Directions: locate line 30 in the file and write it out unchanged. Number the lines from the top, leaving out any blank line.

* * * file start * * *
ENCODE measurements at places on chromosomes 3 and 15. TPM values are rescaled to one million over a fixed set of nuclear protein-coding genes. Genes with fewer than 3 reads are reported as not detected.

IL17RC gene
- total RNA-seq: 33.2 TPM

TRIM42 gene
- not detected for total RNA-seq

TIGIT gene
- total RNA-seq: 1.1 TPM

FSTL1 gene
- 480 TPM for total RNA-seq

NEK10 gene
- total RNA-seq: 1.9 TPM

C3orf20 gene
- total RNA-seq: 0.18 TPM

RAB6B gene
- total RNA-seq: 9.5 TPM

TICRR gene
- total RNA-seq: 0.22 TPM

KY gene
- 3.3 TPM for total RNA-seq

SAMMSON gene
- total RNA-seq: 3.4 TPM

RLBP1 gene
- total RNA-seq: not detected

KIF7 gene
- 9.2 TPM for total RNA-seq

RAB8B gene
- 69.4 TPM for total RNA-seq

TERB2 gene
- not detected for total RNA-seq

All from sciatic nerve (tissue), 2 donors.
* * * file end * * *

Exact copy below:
All from sciatic nerve (tissue), 2 donors.